[advocacy] Hello from Squeak

Dan Ingalls Dan
Sun Dec 23 22:19:23 PST 2001

Good People of Ogg -

I have watched the Vorbis project from afar and am totally enthusiastic.  When MP3 came out with all its proprietary restrictions, I said to myself "That's ridiculous;  we ought to just sit down and do another one that's open."  When I heard about the Vorbis project I was delighted to know that others had felt the same way, and were actually well on the way to a practical artifact.

However I recently read in your FAQ that Vorbis is only...

"part of the Ogg project, which is a blanket project
designed to create a fully open multimedia system."

I would like to hear more about this, as it is close to the goals of the Squeak project in which I have been involved since its inception.  You can find out more about it at http://squeak.org.  As a brief summary,

Squeak is an open, highly-portable Smalltalk implementation
whose virtual machine is written entirely in Smalltalk,
making it easy to debug, analyze, and change.
To achieve practical performance, a translator produces
an equivalent C program whose performance is comparable
to commercial Smalltalks.

Other noteworthy aspects of Squeak include: a compact object
format that typically requires only a single word of overhead
per object; a simple yet efficient incremental garbage
collector for 32-bit direct pointers; efficient bulk-mutation
of objects; extensions of BitBlt to handle color of any depth
and anti-aliased image rotation and scaling; and real-time
sound and music synthesis written entirely in Smalltalk.

Much of the focus of Squeak development has been to support multimedia.  In the area of sound, we have worked on compression (not at the level of Vorbis), synthesis (real-time FM and wavetable synthesis and experiments with physical modelling), an interactive timbre editor for FM voices, real-time spectral analysis (FFT), and experimental wavelet codec, a Klatt speech synthesis module with even a simple text-to-speech driver.  Besides the breadth and depth of these projects, they are all completely alive -- that is, all source code is accessible from within Squeak, and you can browse *and change* it while running your application.  Everything in Squeak runs bit-identically on all platforms (Windows, WinCE, *nix, mac, and a few bare chips;  all Squeak really needs is a Bios).

In other multimedia support, Squeak can read and display (in its native engine), Flash, TrueType, and VRML 3D and MPEG (and M-JPEG) in addition to normal bitmap graphics (GIF, PNG, JPEG) of all bit depths (1, 2, 4, 8, 16, 32).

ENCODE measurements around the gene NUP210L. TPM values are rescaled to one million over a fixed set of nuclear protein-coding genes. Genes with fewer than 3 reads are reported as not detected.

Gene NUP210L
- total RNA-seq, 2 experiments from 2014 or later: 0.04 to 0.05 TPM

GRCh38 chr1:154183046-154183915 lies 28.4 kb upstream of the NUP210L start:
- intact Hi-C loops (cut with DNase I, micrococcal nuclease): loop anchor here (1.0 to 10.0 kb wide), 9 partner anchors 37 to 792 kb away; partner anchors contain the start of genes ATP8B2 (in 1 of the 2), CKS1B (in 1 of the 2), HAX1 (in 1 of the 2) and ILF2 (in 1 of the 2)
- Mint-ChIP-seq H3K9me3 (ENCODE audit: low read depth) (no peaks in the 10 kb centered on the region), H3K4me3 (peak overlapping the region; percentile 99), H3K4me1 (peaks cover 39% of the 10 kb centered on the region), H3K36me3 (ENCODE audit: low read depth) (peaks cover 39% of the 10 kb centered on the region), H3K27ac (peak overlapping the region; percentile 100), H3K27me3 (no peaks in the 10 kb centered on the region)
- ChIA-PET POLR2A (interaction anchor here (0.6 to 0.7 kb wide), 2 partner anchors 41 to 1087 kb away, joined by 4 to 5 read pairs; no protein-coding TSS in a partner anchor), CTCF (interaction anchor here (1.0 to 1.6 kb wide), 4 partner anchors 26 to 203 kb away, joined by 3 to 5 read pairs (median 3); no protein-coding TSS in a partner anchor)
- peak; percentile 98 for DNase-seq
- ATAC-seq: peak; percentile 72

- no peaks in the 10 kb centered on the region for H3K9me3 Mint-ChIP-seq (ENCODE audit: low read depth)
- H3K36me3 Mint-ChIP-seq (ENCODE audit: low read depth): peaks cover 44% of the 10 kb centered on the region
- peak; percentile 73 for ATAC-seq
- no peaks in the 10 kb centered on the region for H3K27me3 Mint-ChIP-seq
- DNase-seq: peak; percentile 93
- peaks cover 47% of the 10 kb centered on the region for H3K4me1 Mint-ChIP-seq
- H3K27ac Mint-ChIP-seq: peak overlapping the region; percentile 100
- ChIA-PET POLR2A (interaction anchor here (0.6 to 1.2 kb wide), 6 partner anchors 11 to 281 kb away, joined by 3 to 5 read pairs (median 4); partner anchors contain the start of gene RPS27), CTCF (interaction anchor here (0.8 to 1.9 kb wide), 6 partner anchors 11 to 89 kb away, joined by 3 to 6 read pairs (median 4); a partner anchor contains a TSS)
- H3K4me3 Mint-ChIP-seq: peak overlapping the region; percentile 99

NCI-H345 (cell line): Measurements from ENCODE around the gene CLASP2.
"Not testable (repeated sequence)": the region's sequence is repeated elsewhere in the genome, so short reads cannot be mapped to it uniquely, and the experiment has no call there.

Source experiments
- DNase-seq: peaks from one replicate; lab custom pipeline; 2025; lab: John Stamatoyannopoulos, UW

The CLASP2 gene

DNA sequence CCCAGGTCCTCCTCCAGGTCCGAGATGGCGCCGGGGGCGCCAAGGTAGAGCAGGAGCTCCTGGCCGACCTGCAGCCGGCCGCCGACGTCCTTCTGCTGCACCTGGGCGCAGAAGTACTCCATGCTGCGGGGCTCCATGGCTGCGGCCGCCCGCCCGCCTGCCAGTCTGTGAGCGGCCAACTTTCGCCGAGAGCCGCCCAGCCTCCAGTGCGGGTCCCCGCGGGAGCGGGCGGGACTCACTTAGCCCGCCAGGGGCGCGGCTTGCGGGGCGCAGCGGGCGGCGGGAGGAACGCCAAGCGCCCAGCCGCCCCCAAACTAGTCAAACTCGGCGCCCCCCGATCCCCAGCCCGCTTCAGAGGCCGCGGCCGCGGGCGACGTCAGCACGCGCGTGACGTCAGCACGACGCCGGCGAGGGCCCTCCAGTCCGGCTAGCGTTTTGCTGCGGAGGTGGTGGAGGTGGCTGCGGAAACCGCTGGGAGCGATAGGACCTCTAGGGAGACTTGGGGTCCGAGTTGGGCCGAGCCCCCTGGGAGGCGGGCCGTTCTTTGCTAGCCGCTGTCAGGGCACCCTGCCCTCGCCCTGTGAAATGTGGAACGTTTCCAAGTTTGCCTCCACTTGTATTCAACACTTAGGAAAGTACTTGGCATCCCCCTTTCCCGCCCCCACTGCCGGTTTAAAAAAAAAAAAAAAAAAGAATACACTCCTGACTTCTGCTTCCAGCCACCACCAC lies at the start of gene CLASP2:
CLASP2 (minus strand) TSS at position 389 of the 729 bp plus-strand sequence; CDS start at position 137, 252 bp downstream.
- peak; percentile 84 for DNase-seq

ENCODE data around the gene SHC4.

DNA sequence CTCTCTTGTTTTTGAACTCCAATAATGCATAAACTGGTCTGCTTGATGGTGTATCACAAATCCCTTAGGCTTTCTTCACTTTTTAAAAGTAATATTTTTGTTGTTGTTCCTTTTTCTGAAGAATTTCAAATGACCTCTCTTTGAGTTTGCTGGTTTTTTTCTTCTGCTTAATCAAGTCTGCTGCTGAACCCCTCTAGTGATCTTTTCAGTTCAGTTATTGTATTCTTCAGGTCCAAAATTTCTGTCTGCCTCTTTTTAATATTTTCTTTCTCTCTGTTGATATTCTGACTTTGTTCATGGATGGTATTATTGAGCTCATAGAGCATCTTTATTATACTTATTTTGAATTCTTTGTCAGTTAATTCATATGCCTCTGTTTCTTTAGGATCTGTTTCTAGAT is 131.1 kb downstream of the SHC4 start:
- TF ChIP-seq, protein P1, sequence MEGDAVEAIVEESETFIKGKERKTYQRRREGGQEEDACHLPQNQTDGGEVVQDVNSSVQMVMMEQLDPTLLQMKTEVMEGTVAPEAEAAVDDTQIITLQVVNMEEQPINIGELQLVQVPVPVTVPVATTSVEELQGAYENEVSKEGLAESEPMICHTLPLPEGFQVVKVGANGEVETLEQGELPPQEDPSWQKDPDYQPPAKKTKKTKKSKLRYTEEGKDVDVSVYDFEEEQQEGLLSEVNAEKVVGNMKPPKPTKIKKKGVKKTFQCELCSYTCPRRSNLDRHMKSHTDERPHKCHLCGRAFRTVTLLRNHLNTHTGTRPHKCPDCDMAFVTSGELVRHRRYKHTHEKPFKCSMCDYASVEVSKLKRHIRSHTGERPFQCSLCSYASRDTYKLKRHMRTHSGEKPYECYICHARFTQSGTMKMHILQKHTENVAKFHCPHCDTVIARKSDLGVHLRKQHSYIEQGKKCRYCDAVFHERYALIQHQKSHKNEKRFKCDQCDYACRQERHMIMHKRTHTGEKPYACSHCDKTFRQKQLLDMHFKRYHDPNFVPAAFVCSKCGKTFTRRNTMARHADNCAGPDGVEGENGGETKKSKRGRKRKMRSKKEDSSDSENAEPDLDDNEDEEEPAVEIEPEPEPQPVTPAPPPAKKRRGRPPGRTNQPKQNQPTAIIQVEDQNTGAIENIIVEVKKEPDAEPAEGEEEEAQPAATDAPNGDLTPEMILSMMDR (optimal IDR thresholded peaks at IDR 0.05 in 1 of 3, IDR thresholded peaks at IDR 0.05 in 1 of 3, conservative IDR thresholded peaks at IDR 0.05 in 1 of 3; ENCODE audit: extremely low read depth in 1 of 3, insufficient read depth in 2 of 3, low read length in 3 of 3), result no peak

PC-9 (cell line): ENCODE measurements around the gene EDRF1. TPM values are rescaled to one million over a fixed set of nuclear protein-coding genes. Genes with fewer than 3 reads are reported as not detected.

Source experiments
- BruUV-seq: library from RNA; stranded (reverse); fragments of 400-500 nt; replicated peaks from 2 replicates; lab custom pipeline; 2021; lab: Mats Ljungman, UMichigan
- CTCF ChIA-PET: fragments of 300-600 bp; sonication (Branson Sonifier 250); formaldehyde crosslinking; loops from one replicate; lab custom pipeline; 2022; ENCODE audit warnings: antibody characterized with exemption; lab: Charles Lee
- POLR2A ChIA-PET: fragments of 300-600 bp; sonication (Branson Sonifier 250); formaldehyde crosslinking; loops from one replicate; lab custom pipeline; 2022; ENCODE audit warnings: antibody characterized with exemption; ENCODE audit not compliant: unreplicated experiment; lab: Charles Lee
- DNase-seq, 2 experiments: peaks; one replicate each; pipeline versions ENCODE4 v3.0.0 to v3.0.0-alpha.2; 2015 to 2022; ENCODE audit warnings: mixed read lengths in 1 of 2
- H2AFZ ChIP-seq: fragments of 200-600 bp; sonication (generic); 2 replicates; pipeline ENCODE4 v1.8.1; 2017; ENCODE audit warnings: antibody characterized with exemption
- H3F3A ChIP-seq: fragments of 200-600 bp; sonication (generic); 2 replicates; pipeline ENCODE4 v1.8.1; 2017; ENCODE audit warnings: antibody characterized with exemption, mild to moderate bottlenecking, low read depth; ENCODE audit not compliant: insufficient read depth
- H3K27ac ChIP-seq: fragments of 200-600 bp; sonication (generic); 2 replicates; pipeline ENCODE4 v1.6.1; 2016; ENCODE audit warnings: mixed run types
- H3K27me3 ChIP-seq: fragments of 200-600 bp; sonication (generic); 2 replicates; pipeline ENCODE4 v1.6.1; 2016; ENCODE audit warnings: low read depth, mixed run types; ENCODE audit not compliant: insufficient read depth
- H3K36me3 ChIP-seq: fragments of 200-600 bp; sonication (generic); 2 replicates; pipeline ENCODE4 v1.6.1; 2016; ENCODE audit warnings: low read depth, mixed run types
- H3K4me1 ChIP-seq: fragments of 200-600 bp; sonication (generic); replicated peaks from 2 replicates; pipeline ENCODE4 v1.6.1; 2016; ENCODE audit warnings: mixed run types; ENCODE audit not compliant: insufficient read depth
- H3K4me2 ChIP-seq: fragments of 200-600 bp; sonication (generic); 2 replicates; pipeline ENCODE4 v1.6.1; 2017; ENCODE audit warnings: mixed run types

I say this all just so that you will know we are serious -- and having fun!  There is more depth to the Squeak project in numerous directions such as games, iconic scripting, logic programming, network access and servers.  There are about a thousand developers on the Squeak mailing list with probably a hundred using it daily and something like 30 of us actively involved in the evolution of Squeak itself.

The obvious question is, could we be having more even more fun together as cooperating communities?  The topic of compression standards came up recently on the Squeak list and I and several others said we should at least support the Vorbis standard.  That's simple enough.  The question I have is, what more is there to the Ogg charter and work in progress, and is it possible that we could help to move things along, and crank up some other interesting projects?

I have subscribed to advocacy at xiph.org in order to make this contact.  If one or more of you feel moved to respond, I'll forward the thread to the other Squeak developers.  This will save you from dealing with around 1000 messages/month that you will get if you subscribe to our mailing list (the best way to meet us (other than at a pub ;-)).

As you'll see at Squeak.org, you can subscribe at:
or email
squeak-dev-request at lists.squeakfoundation.org
with subject=subscribe.  Once you are subscribed, you can post to:
squeak-dev at lists.squeakfoundation.org
and it would help us if you precede any subject with [ogg vorbis].

In hopes that some of our work will prove as interesting to you folks as yours does to us, I look forward to an interesting 2002.

- Dan Ingalls, for the Squeak community

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